As for Justin Lin being announced as the new director – I’m all in.  He has an incredible eye for action and visual flare.  I completely dismissed my question of visual continuity.  Though different, he has a style that would complement what JJ Abrams started.  I truly believe that of all the other directors Paramount was considering (including Edgar Wright), Lin was the absolutely best choice.  I am really excited to see what he does with the film.

With Simon Pegg writing…that is a real head scratcher.  This can be either really good or really bad.  I generally like Pegg and he’s a comedy writer.  I like comedy, but I feel the new Trek films have the right amount of comedy in them already.  Pushing it to be more comedic might just be too much for its own good.  Then again, he’s paired with other writers, so that might balance it out (and just because Pegg typically writers comedy, doesn’t mean that’ll be his focus here).

While there were some preliminary pre-production issues, I wouldn’t label Star Trek 13 a troubled production.  Many films have these kind of issues before shooting begins.  Most don’t get reported, because most are not popular franchises that people are extremely devoted to.  I am pumped for what this new team of filmmakers can give audiences and how they will make their imprint on the Star Trek universe.  The previous two films, while not perfect, have been pretty fun so far.  I want that to continue, and I think the film has the right people in place to make that happen.


Nick saw “The Interview”


In a move that likely surprised no one, the controversial comedy film, The Interview, was released on Netflix and other streaming devices.  Over the weekend, my girlfriend and I came across it and, with nothing better to do, wanted to see what the big hub-bub was.

Shh….Don’t tell North Korea.

Overall, I enjoyed the movie and laughed a lot.  It is incredibly dumb, but I don’t mean that in a bad way.  Many great comedies are full of dumb humor such as Dumb and Dumber, Dodgeball, Harold and Kumar Go to White Castle, and, arguably, the earlier works of Adam Sandler and Will Ferrell.  As opposed to something painfully dumb such as 2001’s Out Cold or Freddy Got Fingered, those aforementioned film’s use their “dumb comedy” in intelligent ways be it through clever writing, deeper characterizations, or better delivery.  The Interview falls within that group, and that is why it largely worked for me.

Considering that it is a vehicle for Seth Rogan and James Franco, The Interview had its fair share of toilet humor, but not as much as one would expect.  In many respects, it has more in common with classic screwball comedies absurd characters with nutty back-and-forth exchanges.  On that level, it really succeeds.

In particular, James Franco is absolutely hilarious as a self-absorbed, over-the-top, infotainment journalist.  I think the reason why Franco works as “Dave Skylar” is that his is totally committed to the role.  There is no mugging or winking at the camera.  He is the character.  He also delivers enough pathos to where Skylar isn’t a complete caricature, and that’s what sells it.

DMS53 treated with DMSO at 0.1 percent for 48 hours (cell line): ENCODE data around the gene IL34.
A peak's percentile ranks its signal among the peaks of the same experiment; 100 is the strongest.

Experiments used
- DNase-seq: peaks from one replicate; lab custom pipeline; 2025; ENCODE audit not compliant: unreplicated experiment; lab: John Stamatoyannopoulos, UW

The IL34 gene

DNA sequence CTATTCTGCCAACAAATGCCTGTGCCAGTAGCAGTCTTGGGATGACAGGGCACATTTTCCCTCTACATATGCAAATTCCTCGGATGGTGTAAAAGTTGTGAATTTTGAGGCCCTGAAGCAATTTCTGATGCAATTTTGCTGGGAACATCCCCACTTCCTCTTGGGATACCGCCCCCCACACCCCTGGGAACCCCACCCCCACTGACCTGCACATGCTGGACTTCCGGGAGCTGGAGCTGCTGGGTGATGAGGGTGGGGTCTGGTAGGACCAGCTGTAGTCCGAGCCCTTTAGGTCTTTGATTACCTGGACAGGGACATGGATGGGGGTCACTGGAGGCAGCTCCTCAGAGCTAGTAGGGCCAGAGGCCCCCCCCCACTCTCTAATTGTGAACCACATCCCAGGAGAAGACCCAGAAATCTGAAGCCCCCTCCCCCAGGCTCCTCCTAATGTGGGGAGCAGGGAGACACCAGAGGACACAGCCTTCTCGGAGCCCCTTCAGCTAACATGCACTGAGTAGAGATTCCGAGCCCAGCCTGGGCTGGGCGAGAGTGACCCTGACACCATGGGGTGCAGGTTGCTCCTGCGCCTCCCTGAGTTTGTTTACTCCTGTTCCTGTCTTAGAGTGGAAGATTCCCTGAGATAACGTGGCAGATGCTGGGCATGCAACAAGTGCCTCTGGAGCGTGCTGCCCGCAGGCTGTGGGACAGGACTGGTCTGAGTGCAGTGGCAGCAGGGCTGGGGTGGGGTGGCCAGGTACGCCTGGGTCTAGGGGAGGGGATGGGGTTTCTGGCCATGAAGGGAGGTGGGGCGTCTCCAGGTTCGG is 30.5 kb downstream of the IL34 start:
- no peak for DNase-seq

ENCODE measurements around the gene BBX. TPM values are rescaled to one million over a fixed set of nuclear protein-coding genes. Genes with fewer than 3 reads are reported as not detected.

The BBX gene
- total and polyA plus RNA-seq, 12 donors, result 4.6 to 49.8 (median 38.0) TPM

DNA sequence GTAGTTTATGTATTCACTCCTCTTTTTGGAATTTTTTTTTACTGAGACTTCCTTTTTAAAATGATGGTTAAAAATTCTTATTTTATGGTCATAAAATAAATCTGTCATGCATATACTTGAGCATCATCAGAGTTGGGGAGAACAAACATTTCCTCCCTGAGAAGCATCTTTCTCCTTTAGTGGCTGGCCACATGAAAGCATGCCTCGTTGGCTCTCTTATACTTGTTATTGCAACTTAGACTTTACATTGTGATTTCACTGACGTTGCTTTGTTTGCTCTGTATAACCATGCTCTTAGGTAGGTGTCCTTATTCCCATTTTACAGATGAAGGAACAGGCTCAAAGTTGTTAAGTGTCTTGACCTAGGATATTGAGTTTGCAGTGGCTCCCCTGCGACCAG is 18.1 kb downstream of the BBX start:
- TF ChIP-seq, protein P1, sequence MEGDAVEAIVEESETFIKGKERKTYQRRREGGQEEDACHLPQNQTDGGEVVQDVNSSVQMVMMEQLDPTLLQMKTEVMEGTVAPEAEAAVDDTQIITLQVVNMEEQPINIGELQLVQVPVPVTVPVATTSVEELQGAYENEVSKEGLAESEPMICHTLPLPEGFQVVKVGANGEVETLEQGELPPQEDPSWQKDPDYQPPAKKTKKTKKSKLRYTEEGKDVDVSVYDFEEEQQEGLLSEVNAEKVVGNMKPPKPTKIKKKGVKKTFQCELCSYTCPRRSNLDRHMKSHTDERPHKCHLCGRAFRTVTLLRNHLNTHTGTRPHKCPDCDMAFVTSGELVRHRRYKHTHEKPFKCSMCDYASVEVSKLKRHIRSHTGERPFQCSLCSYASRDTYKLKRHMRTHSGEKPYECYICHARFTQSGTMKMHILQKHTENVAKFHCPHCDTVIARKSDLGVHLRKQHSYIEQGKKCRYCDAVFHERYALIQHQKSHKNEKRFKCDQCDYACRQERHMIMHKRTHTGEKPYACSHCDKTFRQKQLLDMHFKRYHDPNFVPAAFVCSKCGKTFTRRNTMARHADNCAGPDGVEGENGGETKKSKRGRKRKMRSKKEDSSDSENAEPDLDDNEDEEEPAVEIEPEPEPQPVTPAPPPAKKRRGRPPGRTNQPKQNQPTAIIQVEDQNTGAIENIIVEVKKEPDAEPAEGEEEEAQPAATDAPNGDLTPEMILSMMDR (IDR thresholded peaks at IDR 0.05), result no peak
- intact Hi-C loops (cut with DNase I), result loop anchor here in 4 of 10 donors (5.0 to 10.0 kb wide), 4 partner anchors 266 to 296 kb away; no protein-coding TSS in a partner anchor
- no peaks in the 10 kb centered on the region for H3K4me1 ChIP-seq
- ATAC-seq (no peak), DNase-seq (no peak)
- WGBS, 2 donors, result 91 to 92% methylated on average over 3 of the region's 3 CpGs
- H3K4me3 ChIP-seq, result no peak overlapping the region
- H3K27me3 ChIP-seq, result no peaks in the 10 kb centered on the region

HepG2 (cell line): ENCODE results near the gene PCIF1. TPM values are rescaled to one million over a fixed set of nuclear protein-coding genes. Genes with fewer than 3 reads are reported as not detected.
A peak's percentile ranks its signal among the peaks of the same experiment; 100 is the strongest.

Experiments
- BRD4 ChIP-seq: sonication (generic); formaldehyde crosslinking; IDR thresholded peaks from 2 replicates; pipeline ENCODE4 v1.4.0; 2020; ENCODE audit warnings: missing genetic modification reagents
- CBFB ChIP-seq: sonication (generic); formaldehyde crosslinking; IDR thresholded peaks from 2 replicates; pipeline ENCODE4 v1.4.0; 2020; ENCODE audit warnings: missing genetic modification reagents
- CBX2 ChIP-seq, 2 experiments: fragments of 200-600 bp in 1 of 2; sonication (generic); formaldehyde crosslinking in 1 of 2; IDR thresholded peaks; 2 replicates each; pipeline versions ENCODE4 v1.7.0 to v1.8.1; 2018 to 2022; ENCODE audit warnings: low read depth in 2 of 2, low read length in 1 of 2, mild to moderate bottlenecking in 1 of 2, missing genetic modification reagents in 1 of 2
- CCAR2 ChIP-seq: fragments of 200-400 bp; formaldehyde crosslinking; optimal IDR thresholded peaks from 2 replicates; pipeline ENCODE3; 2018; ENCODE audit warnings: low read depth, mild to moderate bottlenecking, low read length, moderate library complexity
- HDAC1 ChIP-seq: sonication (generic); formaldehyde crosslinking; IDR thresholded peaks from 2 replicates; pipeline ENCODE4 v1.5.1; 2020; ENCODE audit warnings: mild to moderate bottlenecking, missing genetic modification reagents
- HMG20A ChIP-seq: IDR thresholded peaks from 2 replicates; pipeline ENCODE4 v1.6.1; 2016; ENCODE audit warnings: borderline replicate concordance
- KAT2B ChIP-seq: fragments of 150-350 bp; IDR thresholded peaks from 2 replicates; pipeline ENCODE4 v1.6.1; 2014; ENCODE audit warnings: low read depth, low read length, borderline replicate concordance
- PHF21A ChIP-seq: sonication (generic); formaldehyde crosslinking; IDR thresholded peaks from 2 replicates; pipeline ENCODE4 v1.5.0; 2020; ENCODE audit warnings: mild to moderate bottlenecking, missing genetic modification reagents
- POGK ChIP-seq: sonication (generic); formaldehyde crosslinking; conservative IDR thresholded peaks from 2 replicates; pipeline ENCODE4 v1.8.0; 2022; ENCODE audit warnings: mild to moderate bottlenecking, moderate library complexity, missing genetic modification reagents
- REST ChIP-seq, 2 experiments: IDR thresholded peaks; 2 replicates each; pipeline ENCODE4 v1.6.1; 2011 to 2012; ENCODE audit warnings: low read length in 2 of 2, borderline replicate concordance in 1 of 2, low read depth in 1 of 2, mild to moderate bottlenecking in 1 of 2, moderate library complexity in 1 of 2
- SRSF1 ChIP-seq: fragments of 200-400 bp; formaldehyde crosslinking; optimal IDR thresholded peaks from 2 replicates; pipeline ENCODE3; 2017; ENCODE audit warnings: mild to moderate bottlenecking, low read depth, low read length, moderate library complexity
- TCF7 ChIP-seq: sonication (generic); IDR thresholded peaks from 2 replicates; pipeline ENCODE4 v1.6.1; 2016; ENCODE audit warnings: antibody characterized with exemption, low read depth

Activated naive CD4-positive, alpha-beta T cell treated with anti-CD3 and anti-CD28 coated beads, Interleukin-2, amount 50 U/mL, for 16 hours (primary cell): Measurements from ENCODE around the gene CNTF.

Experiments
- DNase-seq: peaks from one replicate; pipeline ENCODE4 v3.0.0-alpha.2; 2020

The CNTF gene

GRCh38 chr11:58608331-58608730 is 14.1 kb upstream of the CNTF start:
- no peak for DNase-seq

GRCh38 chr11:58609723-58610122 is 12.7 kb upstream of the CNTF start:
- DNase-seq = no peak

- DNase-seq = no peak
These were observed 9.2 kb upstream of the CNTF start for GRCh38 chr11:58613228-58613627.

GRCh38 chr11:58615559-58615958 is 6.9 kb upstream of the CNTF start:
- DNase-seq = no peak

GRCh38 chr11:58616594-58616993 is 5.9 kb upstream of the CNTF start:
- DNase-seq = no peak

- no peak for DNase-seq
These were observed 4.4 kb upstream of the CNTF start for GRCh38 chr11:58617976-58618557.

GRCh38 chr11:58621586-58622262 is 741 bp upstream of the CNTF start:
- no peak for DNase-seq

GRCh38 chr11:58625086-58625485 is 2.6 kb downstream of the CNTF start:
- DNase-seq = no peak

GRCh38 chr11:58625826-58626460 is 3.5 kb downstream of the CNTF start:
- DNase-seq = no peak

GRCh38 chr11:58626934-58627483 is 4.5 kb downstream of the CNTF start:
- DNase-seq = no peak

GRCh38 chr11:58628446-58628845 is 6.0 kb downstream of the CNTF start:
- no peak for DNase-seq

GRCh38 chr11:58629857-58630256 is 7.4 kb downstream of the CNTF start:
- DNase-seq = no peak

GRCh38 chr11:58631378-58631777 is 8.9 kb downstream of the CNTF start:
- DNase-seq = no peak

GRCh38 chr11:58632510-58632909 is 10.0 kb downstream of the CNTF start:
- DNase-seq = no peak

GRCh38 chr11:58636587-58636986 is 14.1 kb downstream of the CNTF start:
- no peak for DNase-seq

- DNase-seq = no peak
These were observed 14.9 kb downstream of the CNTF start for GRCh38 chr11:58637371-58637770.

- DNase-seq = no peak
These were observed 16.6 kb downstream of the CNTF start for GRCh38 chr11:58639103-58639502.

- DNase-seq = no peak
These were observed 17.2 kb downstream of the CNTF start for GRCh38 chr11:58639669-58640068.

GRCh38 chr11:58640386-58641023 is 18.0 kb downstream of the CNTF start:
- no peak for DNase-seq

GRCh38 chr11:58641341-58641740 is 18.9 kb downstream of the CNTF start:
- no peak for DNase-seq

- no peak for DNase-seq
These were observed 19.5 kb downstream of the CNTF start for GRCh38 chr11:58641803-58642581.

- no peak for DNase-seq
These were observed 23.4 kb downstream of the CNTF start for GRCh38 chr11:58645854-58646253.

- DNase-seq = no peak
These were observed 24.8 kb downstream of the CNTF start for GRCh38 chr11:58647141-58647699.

As it has been noted by many other people (and I am going to contribute to the chorus), Randall Park as North Korean Kim Jong-un is utterly fantastic.  He shows a vast array of convincing emotional states from friendly guy-next-door to emotionally wounded to batshit crazy (sometimes all within the same scene).  As my girlfriend and I discussed later on, probably one of the reasons North Korea was so angry over this film was that their leader was a bit too accurately depicted on screen.

If I had any sort of major complaint about The Interview, it would probably be with the excessive violence that dominates the third act.  I am not opposed to violence (and in a film about the assassination of a world leader, violence is to be expected), but I think this movie could have survived without the graphic representation of biting fingers off.  Violence can work in a comedy, but it needs to fit within the tone the movie has set for it to work.  Here, it was tonally off, and felt out of place.

I enjoyed The Interview, but like many movies, it isn’t a film that I will feel the need to revisit.  I laughed and got what I wanted out of it.  It does some really great things that hinge on the performances of Franco and Park.  It is worth watching even if you temper your expectations on what kind of movie you are getting yourself into: a big, dumb, funny comedy.


The Gorehound Reviews: Dead Snow 2 (’14)

Oh Krampus! Following up to the well-made and solid campy horror film with the unique influx of Nazi soldiers, Dead Snow 2 (aka Dead Snow 2: Red vs. Dead or Død Snø 2) succeeds in the execution of a well-progressing film, bloody entertainment, and enough aesthetics to bring you back to your first snow day.

DeadSnow2_TEASERIn the first film, five teens go to cabin and most all get killed except one. There was a really cool dreadlocked girl who gets killed by the last remaining member to carry over. The sequel starts with the survivor running from/hunting down Herzog, the Nazi leader who returns to (I think) get his treasure? Anyways, by a crazy set of events, Herzog and the protagonist switch arms surgically which really adds some fun (anyone remember Idle Hands?). It is, to say the least, a solid horror movie. Despite the a similar and insistent formula in many horror movies, it always rings true in a Gorehound’s point-of-view. Pulling nothing too extreme in the first, this entry was sure to follow through.